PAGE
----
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Diatribe on fitness and yoga Sort by:
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Posted on Feb 02, 2006 at 12:29 PM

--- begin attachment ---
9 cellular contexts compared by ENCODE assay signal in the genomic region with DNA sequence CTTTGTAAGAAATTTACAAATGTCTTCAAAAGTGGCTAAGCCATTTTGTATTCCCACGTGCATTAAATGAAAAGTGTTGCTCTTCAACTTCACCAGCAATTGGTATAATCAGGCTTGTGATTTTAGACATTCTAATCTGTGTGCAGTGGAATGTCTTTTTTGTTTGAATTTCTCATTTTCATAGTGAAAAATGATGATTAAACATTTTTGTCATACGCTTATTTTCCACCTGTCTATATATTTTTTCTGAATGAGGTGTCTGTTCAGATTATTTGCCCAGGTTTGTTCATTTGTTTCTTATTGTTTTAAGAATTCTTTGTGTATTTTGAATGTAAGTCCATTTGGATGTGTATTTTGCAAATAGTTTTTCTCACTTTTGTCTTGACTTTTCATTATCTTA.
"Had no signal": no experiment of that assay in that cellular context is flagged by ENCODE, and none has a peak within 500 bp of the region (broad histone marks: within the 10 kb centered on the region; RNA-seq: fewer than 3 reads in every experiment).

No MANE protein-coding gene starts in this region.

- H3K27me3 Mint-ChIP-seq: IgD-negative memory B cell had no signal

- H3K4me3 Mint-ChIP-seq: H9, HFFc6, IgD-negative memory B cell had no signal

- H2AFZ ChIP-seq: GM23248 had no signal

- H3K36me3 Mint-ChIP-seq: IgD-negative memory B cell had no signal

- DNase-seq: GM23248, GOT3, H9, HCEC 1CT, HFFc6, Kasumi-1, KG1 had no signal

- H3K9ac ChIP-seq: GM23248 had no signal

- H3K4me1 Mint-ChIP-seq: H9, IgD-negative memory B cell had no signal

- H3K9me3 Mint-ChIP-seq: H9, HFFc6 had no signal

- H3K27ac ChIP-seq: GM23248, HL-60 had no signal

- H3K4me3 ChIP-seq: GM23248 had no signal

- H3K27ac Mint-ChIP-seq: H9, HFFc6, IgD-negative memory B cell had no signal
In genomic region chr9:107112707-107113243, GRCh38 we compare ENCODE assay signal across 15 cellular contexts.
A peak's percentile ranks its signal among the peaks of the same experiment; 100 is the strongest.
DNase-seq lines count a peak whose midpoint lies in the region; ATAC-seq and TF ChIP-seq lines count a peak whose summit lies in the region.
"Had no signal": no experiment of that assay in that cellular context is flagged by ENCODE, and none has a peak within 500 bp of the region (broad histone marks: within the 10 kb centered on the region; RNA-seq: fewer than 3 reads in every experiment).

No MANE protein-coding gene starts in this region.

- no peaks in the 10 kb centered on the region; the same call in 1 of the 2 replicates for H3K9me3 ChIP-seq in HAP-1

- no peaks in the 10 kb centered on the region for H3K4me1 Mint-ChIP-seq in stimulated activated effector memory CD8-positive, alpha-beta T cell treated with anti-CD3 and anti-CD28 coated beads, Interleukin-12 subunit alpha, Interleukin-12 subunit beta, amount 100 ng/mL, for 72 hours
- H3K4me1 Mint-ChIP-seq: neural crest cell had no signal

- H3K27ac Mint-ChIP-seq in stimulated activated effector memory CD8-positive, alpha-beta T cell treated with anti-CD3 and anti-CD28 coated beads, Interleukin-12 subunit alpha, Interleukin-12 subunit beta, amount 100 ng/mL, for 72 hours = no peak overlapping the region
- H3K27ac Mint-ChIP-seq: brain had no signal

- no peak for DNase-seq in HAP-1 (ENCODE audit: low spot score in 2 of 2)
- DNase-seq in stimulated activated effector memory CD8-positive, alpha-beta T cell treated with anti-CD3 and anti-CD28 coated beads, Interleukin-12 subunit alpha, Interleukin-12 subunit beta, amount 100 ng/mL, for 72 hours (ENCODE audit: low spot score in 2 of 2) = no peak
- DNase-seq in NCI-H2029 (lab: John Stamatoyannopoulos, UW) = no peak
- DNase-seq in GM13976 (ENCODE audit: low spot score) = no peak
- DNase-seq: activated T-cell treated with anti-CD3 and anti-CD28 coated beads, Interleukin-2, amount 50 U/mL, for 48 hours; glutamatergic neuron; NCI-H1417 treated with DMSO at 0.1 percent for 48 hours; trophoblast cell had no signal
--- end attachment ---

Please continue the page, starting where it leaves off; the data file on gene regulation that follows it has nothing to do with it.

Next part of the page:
I've been physically active my whole life but have only recently gotten a gym membership. It's a good club with fairly new, well maintained equipment, at least five pieces for each body part. Not including the cable and pully machines or free weights. There's also a steam room, soft water showers and of course, a friendly staff. Unfortunately,no pool. When I joined the club, I just ran on the treadmill to lose those extra pounds, but got tired with it. I have nothing against running. I've run long distance my whole life. This just wasn't making me happy. And that's what we all want, right. We do things that make us happy. I found a big site about body building on the web. All kinds of different exercises for different body parts using different equipment. Plus exercise programs, working on different body parts on different days, how many reps and how many sets of reps. The site also tells you how to stretch different areas cause stretching is just as important and the weight training. When you weight train, you're injuring your muscles. That's why your muscles hurt when you're just starting out. When they heal, they get bigger. Armed with all this information from the body building site, I made a schedule up for myself with the clubs equipment. It's maybe four or five different exercises for each body part: abs, bicep, tricep, legs, shoulders, back. It worked and I liked it for a while, but it felt like something was missing (cardio). So, I tried a couple of classes. Boot camp, 20/20/20, cycle,.. Way too hard for me. I work hard enough at my job, why would I want to volunteer for exhaustion. There had to be something that was lower impact. Yoga. Yoga's pretty simple, right. Do some stretching, some pulling, balancing, downward dog, upward dog, warrior one, warrior two. Just grab a mat and do what the yoga teachers do. At first, all I pick up on was the deep breathing (easy enough), concentrate on what your body does, forget about your outside world, align your internal organs, flatten the back and deepen the pose. I look around and see these people doing things I know I'll never do, but the teacher says, don't get discouraged or judge yourself by the other people in the class. True enough. One year later, I just can't get enough. I haven't yet started to replace body training with yoga, but can that be far behind? I hope not. I first started going to yoga for the stretching, to suppliment the weight training. But quickly found it a great stress reliever. I know my reflexes are quicker, my balance is better and my core (abs/back) is stronger. With the whole class deep breathing in unison and doing a series of postures together, plus you're concentrating on what the body is feeling as you work your muscles to their limits, can be very stimulating. Maybe its because you're competing against yourself, or you're doing poses and you know people are glancing at you (shades of exhibitionism), or you're stretching and balancing more than you thought you ever could, or a combination of all three. Now I incorporate yoga stretching into my body building exercises. And it's nice to see other people at the club doing the same, legitimizing it even more. A survey done seven years ago stated that typical yoga classes consist of 64% females and 36% males. It was a small survey with just 200 responses. A typical local class has 20 ladies and one or two men. Why is this club, city, region so unbalanced. The Yoga Now survey profiles the typical yoga practitioner as, "most likely a woman in her mid-thirties who does yoga three to five times a week, has been practicing for less than two years and believes in reincarnation. Although not a vegetarian, she watches what she eats, goes to class at a local yoga center, has never been on a retreat, and is more into physical/mental fitness than enlightenment. She thinks she's in better shape than the average American, often gets stressed or anxious, is more likely to vote than most people, and makes between $30,000 and $50,000 a year." Do you fit this profile? Any thoughts on yoga?

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